Thursday: Yes, of course I was tired and sore. But I did make it through my 6-mile course at 9-minute pace. I'll take it.

Friday: 3 tired miles on the mill. Nuthin much else goin on.

Saturday: I met Dave and Amy in the valley for our usual Saturday run that hasn't been so usual lately because I've been out so much. Today was back to normal - at least for today - I'll be out some more starting next week. It was good to get on the ole towpath once again. We also ran up to Brandywine falls and did the bike&hike trail and the old carriage trail. All of it was fairly slow but nice. I'm calling it 17 to make 60 for the week.

Wailua Falls! Slowly I Turn...


I still remember the old Three Stooges skit. Someone inadvertently says, “Niagara Falls”, and another person (Moe?) goes bonkers, saying, “Niagara Falls! Slowly I turn. Step by step. Inch by inch…” and then he beats the bejeebers out of the first guy. Come to think of it, this routine may be even be something that was old when the Stooges got hold of it. Maybe it’s from the Vaudeville days.

Wailua Falls is taller than Niagara, but has a teensy bit less water. There was some discussion about this in my guide-book, and that’s what got me thinking about the skit. It’s one of hundreds, or perhaps thousands here on Kauai. Some are bigger, some smaller. Wailua is famous because you can walk-up, paddle-up or drive-up to it. In fact, the road goes right up next to the top of the falls. And this, of course, is the object of today’s run.

I venture out into the early morning darkness from the Kauai Marriott and onto Rice Street. I’m immediately faced with a huge hill that will take me up into the town of Lihue. There isn’t much traffic this early, but I know it’ll be getting busier about the time I return. When I do see some cars coming towards me, I head onto the sidewalk, and bleccch, face-first into some rather strong cobwebs that had been strung across the path, between some bushes. Strangely, I’d had this exact same experience whilst running this same course last Sunday. Even though I was going the opposite direction, it seemed like it was this very same spot. Hey, maybe it was the very same spider. If so, I’ll bet he’s mighty P.O.’d by now.

I make my way through town and down a big hill just before Ma’alo, the road to the falls. Based on my measurements when I ran this course four years back, I know that it’s 3 miles to this point, and then it will be 4 more to the falls at the end. When I ran this way the other day, I got here in 26 ½ minutes. Today it is 25 ½.

Relative to the volume and intensity of my running before coming to Hawaii, I’ve been running my ‘Okole off since then. It’s been two whole weeks of running each day, including a pretty solid mid-distance effort at least every other day. This run will be a solid one if my ‘ole legs can continue to handle this pace.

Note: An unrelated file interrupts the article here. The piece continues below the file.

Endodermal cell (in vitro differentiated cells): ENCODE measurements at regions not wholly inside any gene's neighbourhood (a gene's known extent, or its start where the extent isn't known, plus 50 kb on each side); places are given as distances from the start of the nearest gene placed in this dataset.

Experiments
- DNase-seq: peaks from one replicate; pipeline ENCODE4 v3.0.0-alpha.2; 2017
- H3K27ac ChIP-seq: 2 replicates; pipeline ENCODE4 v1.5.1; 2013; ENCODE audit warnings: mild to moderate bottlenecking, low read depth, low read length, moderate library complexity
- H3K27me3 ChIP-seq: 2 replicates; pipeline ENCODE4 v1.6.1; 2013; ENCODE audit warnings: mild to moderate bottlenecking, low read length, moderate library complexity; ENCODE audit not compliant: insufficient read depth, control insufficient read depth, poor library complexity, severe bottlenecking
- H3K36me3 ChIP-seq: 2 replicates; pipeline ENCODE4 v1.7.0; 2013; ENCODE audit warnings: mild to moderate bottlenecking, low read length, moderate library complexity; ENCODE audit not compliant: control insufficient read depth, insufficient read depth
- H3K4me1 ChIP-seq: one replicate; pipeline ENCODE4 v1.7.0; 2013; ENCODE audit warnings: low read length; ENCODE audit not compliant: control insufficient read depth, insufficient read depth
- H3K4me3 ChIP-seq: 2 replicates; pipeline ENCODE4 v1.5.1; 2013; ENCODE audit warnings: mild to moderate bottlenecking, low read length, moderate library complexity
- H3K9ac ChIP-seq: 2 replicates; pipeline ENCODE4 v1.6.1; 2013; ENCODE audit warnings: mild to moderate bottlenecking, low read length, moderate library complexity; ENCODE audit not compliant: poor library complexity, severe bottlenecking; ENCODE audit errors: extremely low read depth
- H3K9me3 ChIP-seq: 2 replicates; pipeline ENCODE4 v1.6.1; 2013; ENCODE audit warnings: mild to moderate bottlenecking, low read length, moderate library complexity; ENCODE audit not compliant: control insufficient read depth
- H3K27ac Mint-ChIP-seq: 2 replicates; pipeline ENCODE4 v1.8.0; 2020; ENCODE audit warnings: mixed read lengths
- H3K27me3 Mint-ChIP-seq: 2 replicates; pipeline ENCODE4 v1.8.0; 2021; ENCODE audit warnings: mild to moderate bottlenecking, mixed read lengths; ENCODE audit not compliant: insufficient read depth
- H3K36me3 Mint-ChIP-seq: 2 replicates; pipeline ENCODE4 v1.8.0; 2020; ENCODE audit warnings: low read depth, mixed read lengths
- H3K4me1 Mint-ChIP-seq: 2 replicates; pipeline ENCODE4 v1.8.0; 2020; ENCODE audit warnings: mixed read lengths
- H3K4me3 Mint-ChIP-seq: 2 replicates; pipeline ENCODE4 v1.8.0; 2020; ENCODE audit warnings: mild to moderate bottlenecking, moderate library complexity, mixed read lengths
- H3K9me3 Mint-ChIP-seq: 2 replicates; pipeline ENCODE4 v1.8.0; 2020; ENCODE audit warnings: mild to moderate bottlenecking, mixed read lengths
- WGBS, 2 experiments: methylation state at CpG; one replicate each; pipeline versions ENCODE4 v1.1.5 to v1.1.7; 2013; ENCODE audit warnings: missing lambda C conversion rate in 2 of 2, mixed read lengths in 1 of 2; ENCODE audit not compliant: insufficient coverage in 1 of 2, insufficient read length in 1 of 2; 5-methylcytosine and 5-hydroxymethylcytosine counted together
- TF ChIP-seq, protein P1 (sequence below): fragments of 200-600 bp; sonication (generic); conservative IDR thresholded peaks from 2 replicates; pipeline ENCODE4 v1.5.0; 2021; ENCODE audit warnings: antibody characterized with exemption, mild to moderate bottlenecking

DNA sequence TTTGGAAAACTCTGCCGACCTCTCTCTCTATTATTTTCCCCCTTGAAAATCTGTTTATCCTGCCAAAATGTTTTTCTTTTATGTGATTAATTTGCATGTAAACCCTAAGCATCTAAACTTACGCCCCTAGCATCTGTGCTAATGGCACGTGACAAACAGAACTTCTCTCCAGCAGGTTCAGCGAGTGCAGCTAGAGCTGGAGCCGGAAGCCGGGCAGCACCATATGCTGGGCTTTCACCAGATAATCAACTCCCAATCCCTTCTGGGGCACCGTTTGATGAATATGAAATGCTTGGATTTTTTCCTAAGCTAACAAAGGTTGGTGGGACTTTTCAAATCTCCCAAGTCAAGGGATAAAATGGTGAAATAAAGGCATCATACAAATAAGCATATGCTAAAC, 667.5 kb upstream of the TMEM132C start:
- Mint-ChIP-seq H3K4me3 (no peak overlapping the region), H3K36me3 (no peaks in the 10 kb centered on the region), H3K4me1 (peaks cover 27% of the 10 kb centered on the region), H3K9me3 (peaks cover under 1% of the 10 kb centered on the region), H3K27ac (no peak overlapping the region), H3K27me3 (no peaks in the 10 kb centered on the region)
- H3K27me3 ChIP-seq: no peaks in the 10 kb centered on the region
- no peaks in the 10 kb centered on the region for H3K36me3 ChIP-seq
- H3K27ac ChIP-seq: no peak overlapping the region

Now I’m on dark, dark Ma’alo Road. There are no residences the entire way, just shrubs, trees and an occasional happy cow-in-paradise. I brandish my little flashlight to see where the heck I’m going. The initial big hill slows me down for the first mile, but then I manage to pick it up again.

After 3 dark miles, I see some lights. They are coming from pickup trucks driving slowly and shining flashlights into the bushes on the sides of the road. I don’t quite understand – are they hunters? I’ve heard it’s wild boar hunting season. If that’s what’s going on, is it legal to hunt with flashlights? I do my best to not look boarish, or boaring. But I do try to be seen, and I say, “morning” as I pass by. I hear some response from a couple of the trucks, but I can’t quite hear what it is. I keep running.

Finally I reach the falls at the end of the road in 59 ½ minutes – 2 faster than the other day. Oh, what measurement and motivation can do. It’s barely getting light at 6am, and I stop to admire the falls and stretch just a bit. The wild chickens-in-paradise, of which there are many, have started to crow. Other birds have started to sing their exotic songs. I reflect a bit that Debbie and I have been to six out of the seven inhabited Hawaiian Islands. Kauai is fantastically beautiful, and full of bountiful wonders like these falls. Yes, it definitely ranks in the top six.

Now it’s time to go back the way I came. Down, mostly, into town, and then down to the Marriott. I pass by the hunters again, and there are even more of them now. Many are parked, but some are still “patrolling”. As I pass by the mile markers, I can tell that I’m almost achieving “eight-ness”. That’s no small feat for me these days, especially on these tired legs.

Going back up the hill into town slows me down, but once again I’m able to recover. I stop to admire the wonderful sunrise. The sky is aglow with pastel colors – blue, pink and peach to name a few. Now it’s back down the hill to the Marriott. My legs sure do ache, but I’m getting there. I reach the hotel in 57 ½ minutes – pretty solid.

Time to pack and return home to Ohio. With thoughts, of course, of returning yet another time.

It was dark in the park

It was dark in the park, Goes the snark remark. Today’s runner tried to be quick off the mark, But with the dark so stark, H...